With federal police review, Chicago families see second chance for justice

23 Dec 2015 | Author: | No comments yet »

AP News Guide: Feds begin work on Chicago police probe.

After the US Justice Department launched a federal investigation against the Chicago Police Department this month, the relatives of other people killed by members of the force are beginning to come forward with calls for inquiries. CHICAGO (AP) — Janet Lindsey Ferguson has carried a poster bearing a photograph of her teenage son, Rickey Childs, ever since he was shot and killed by a Chicago police officer in 2012.CHICAGO (AP) – A federal civil rights investigation looking at one of the nation’s largest police departments began in earnest Wednesday, and Mayor Rahm Emanuel will talk with federal investigators Thursday. Federal investigators will look into the possibility of pervasive civil rights violations in the department, the second largest police force in the country, said US Attorney General Loretta Lynch on Dec. 9. “When community members feel that they are not receiving that kind of policing, when they feel ignored, let down or mistreated by public safety officials, there are profound consequences for the wellbeing of their communities, there are profound consequences for the rule of law and for the countless law enforcement officers who strive to fulfill their duties with professionalism and integrity,” Ms.

Interim Police Superintendent John Escalante told a City Council hearing Tuesday about a planned sit-down between investigators and police brass Wednesday, adding, “We have not been through anything like this before.” Meanwhile Wednesday night, the Chicago Tribune reported that the officer charged in the 2014 shooting death of a black teenager that set off the investigation was indicted by a Cook County grand jury. Chicago City Hall has been the site of near-daily protests, with chants of “Hey, hey, ho, ho, Rahm Emanuel has got to go.” Protesters have thrown rocks at the home of a Chicago alderman and downed the city’s Christmas tree in Millennium Park. On Black Friday this year, just a few days after the video’s release, protesters shut down Michigan Avenue, Chicago’s main upscale shopping artery. Today, the clout-heavy Thornton Township Democratic Committee is expected to formally endorse Kim Foxx, former chief of staff to Cook County Board President Toni Preckwinkle. Critics have slammed Alvarez for taking more than a year to indict Van Dyke and she has strenuously defended her role, saying she was working closely with federal authorities all along.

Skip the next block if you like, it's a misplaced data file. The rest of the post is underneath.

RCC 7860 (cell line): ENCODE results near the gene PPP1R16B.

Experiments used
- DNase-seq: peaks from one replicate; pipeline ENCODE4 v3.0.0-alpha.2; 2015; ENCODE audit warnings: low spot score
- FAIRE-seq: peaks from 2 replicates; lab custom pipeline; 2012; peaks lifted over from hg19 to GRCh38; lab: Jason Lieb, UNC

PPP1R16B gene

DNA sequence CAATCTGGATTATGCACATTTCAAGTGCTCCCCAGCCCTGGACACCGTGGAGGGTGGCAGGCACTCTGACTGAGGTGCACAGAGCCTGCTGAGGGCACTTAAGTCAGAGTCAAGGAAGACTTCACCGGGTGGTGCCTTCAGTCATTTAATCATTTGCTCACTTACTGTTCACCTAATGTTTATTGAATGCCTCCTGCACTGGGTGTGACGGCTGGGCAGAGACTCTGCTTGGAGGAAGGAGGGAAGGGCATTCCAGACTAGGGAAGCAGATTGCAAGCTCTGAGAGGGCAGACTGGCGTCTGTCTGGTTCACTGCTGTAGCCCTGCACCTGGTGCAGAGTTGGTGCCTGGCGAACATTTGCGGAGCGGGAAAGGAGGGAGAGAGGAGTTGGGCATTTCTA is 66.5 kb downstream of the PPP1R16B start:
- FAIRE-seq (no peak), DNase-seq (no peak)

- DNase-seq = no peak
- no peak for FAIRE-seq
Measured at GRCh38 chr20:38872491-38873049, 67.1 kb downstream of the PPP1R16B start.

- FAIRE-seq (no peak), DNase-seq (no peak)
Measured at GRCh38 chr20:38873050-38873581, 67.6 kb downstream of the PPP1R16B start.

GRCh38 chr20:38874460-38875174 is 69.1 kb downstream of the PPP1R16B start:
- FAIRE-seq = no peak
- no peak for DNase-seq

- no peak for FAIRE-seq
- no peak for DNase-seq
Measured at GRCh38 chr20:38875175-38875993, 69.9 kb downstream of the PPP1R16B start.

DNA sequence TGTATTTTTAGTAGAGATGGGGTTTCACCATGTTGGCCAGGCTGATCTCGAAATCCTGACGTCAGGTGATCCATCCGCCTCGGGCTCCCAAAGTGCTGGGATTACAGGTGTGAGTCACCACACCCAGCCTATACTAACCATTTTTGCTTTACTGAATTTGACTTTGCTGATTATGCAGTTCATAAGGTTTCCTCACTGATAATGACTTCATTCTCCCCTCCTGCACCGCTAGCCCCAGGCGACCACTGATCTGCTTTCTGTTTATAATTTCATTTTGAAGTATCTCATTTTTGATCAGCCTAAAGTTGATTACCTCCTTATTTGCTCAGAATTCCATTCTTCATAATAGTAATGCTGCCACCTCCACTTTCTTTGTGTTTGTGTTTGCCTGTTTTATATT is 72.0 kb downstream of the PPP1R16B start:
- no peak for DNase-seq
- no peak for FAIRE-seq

The 17-year-old was shot by a white officer, Jason Van Dyke, who initially faced a single first-degree murder charge but now has been indicted on six counts of first-degree murder and one count of official misconduct. They’re pressuring the city’s beleaguered Independent Police Review Authority, or IPRA, to reopen inquiries into their family members’ deaths, and see the federal Department of Justice’s investigation of the Police Department as a chance — maybe the last one they will get — to be heard. Early this morning, the Chicago Sun-Times posted a story based on emails it says the state’s attorney’s office released as part of a public records request by independent journalist Brandon Smith. The Justice Department said Wednesday it is having “productive” talks on police reforms in Ferguson, Missouri, where a probe was opened after the fatal police shooting of 18-year-old Michael Brown in 2014. The city is being sued over at least 24 other police shootings, while police investigators are being pushed to reopen dozens of additional cases that have been closed.

A bet on PredictIt, an online betting market, briefly spiked to 66 cents last week to favor Emanuel’s resignation by the end of the year (it’s currently at 86 cents against), and a listing for Emanuel’s City Hall office has appeared on Craigslist. The emails were sent to a county prosecutor from Chicago FBI agent Vick Lombardo, well regarded within the agency and tapped for high-profile cases, including that of former gov.

To the casual observer, it’s not totally clear how the furor surrounding a police video could possibly lead to the resignations of elected officials. IPRA has already opened one investigation after a video showed a man being dragged by police from a jail cell and the agency’s new head has asked the city’s inspector general to again look at the McDonald case. But in other places where similar videos have been released — in New York City, where police were recorded holding Eric Garner in a lethal chokehold, or in South Carolina, where an officer shot an unarmed Walter Scott after a routine traffic stop — the videos did not lead to demands that mayors resign. But from the activists’ perspective, Emanuel’s offenses against the city’s minority communities stretch back far beyond the suppression of a video. “All this began with the Laquan case,” said La Shawn Ford, a state representative who introduced a bill last week creating a process to recall Emanuel from office. “But that, that was just the tip of the iceberg.” Rahm Emanuel swept into office in 2011 on a pledge to bring about the most comprehensive reform the Chicago Public School system had seen in a decade, implementing teacher evaluations, opening charter schools, and lifting graduation rates that then hovered around 58 percent.

The reasons for the strike are convoluted and difficult to boil down to a simple explanation, a dynamic that Vox’s Emmett Rensin captured well in his essay on Emanuel’s tortured reelection. Attorney’s Office with a written demand for investigations into several shootings by police and alleged police torture cases — handing over pretty much the same document they said the same office ignored last year.